10 takeaways from the 2014 Arctic Circle Assembly

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Reykjavik, Iceland. The Arctic Circle Assembly was held in the city this week. (Matt Cardy/Getty Images)
Reykjavik, Iceland. The Arctic Circle Assembly was held in the city this week. (Matt Cardy/Getty Images)
REYKJAVIK, Iceland — The second annual Arctic Circle Assembly wrapped up Sunday in this beautiful city on the western shore of a 40,000-square-mile, volcanic rock in the middle of the North Atlantic Ocean, and most of the 1,300 people who came from around the globe to discuss the future of the Arctic began boarding the jet airplanes that would take them home.

The dream of Iceland President Olafur Ragnar Grimsson, the small country’s No. 1 promoter, and Alice Rogoff, publisher of Alaska Dispatch News, the assembly is part economic summit, part environmental conference, and part social gathering that does nothing so much as encourage discussion of Arctic issues.

Here are 10 main takeaways from the discussions at the 2014 assembly:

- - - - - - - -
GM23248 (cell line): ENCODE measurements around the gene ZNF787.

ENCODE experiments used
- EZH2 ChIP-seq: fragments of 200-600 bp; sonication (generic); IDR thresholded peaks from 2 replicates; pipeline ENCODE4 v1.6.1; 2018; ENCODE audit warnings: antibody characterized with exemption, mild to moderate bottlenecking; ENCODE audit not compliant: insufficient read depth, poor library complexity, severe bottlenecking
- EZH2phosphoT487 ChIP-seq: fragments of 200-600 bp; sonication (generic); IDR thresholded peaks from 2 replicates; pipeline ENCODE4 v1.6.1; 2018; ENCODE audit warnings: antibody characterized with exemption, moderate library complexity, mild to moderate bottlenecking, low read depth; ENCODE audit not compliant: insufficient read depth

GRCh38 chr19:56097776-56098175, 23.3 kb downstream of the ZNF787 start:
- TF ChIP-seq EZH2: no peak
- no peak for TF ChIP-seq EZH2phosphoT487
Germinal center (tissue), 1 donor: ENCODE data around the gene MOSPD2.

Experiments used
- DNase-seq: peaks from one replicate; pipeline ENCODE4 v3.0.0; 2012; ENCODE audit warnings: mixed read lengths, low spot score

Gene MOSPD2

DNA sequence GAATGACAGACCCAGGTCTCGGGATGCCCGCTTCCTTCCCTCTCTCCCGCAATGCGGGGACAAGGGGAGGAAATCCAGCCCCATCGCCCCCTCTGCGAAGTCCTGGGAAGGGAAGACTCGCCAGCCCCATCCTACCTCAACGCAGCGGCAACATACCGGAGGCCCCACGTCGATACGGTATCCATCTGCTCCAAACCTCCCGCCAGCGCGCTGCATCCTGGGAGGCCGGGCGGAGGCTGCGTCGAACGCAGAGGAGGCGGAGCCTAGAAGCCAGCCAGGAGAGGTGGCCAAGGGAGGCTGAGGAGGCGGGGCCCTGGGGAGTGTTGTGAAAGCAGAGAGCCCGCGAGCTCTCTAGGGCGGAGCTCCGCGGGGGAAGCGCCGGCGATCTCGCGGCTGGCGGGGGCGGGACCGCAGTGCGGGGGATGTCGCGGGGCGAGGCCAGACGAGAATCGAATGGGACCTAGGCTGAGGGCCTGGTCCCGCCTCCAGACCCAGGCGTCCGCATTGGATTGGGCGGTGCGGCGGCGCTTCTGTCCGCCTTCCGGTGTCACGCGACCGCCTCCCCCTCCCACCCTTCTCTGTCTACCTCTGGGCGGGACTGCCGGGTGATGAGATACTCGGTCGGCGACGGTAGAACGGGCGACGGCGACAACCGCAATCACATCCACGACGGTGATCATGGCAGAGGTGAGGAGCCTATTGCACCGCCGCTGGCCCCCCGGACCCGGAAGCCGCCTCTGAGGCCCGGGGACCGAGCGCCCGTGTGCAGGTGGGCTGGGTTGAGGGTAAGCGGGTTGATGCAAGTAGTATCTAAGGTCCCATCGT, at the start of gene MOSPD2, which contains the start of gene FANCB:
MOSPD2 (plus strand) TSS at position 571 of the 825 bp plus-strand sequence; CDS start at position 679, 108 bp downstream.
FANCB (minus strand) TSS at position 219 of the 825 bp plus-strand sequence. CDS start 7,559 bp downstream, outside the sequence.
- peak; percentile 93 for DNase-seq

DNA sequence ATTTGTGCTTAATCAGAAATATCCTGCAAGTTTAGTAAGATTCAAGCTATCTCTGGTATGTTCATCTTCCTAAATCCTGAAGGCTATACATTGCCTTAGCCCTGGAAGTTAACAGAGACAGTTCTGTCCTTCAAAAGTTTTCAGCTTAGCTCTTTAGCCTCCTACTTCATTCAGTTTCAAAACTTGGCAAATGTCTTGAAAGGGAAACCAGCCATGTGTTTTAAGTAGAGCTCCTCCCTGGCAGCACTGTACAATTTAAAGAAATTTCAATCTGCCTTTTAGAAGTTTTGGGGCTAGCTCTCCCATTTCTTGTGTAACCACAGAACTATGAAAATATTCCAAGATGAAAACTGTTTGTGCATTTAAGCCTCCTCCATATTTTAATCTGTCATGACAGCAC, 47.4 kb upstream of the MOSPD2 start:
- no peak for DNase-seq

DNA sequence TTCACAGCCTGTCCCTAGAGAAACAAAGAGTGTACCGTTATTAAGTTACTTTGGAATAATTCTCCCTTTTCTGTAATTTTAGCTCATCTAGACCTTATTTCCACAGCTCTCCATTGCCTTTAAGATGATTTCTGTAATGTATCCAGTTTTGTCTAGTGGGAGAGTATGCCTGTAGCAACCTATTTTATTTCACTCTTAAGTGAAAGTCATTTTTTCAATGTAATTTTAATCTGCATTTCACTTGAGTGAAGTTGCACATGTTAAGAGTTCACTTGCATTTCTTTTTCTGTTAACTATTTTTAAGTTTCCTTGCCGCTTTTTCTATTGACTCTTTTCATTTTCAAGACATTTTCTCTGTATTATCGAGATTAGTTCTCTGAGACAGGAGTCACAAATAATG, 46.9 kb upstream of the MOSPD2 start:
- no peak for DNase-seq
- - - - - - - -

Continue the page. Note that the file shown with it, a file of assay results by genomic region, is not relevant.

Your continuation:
1. The Big Thaw Has Only Just Begun: Everywhere scientists gathered here there was talk of feedback loops of one sort or another. Melting permafrost is releasing methane gas, a far more potent greenhouse gas than carbon dioxide, to fuel more Arctic warming. Melting sea ice is exposing more ocean to the sun to capture more solar radiation to fuel more Arctic warming. Warming Arctic water is evaporating to form more water vapor, yet another greenhouse gas, to fuel Arctic warming. All of this is now underway, and as British physicist Peter Wadhams observed, there seems no natural mechanism for turning these processes off. There seemed a broad consensus that even if the developed world acts soon to reduce carbon dioxide emissions — an iffy proposition — the Arctic is going to continue warming for decades. Wadhams is predicting the end of the polar ice cap by the summer of 2020.